ZOTAC GeForce GTX 650 Ti BOOST 2GB (ZT-61201-10M)
As opposed to most of the other companies represented in this review, Zotac offers only one GeForce GTX 650 Ti Boost and, contrary to our expectations, it is not a well-overclocked “AMP! Edition” but an ordinary product with an original cooler and a slightly pre-overclocked GPU. It is shipped in a small cardboard box designed in Zotac’s easily recognizable style:
There’s a lot of documentation among the accessories but otherwise they are the same as you get with the other cards.
Manufactured in China, the ZOTAC GeForce GTX 650 Ti BOOST costs $170. It comes with a 2-year warranty which can be prolonged to 5 years by registering it.
The ZOTAC GeForce GTX 650 Ti BOOST is perhaps the most beautiful card in this review. The sculpted metallic casing of the cooler covers two orange fans with curved translucent blades.
They are harmoniously complemented with the sticking-out heat pipes. The card is compact, though. Its dimensions are 193x100x40 mm. The Zotac has a standard selection of video outputs and onboard connectors:
There is a small heatsink on the memory chips and an aluminum heatsink on the power components.
As you may have already noticed, the card uses a reference PCB. As for its GPU, it is the third chip in this review to be dated the 7th week of 2013. It is clocked at 993/1059 MHz. The memory clock rate is 6008 MHz.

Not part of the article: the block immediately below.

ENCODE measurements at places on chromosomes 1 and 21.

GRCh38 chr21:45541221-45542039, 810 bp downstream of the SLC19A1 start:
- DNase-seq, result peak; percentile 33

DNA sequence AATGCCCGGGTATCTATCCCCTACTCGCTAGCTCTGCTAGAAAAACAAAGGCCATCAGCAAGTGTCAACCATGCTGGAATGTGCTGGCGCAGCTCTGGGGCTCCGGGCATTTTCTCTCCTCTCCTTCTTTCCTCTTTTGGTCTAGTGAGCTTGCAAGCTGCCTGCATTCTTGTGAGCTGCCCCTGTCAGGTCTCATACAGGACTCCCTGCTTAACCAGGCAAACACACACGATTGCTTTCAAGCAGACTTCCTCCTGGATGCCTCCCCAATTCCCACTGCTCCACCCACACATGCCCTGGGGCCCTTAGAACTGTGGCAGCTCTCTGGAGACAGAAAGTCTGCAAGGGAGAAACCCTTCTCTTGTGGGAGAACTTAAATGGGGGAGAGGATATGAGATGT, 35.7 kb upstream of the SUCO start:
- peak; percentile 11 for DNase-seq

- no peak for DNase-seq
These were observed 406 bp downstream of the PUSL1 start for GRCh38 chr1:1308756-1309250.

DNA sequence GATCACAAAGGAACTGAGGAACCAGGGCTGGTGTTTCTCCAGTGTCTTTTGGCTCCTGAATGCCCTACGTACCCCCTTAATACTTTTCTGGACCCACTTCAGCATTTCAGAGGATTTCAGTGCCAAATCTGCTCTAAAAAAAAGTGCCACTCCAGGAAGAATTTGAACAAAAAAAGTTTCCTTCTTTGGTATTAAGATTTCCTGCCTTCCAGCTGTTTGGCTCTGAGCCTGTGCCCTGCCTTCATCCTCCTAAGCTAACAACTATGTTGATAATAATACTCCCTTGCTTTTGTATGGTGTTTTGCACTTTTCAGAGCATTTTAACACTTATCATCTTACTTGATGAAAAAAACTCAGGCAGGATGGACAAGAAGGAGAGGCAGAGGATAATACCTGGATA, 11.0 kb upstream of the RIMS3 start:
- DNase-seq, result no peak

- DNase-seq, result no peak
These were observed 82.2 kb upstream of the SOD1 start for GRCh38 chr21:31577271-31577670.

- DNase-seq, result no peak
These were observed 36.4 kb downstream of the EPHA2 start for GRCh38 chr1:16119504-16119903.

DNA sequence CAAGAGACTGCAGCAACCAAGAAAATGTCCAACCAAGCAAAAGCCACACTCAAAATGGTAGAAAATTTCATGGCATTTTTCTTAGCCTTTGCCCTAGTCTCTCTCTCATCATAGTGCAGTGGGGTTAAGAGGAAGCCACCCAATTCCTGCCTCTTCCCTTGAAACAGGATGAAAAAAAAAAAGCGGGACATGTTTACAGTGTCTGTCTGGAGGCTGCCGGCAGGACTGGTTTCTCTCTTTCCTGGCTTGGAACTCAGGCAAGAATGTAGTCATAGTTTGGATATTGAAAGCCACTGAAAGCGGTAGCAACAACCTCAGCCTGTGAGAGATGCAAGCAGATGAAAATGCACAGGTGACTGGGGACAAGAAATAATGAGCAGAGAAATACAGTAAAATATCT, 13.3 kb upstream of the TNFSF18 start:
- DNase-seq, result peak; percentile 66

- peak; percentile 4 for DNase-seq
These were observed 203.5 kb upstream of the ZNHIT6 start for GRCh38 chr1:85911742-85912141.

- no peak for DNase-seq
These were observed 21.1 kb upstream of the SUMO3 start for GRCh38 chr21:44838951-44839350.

Thus, Zotac’s GeForce GTX 650 Ti Boost has the lowest clock rates among the cards covered in this review.
Taking the cooler apart, we found its main heatsink to be the same as on the Palit card but with a smaller base and a larger surface of the aluminum fins.
The heatsink is cooled with two 80mm impellers from Apistek.
The GPU was 72°C and 63°C hot in the automatic fan regulation mode (2000 RPM) and at the maximum speed of the fans (3180 RPM), respectively.
Auto fan mode
Maximum fan speed
The cooler is good enough for a GeForce GTX 650 Ti Boost but cannot match the leaders of our tests. The overclocking potential of the ZOTAC GeForce GTX 650 Ti BOOST is quite normal: 1118/1184/6908 MHz.
Oddly enough, the temperature of the overclocked Zotac was even lower than at the default settings, the test conditions being the same.